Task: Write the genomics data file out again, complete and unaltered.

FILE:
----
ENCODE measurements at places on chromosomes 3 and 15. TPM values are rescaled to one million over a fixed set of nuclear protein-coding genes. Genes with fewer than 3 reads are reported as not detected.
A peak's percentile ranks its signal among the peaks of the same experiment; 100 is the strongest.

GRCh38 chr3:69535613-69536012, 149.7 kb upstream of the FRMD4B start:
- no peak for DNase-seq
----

ENCODE measurements at places on chromosomes 3 and 15. TPM values are rescaled to one million over a fixed set of nuclear protein-coding genes. Genes with fewer than 3 reads are reported as not detected.
A peak's percentile ranks its signal among the peaks of the same experiment; 100 is the strongest.

GRCh38 chr3:69535613-69536012, 149.7 kb upstream of the FRMD4B start:
- no peak for DNase-seq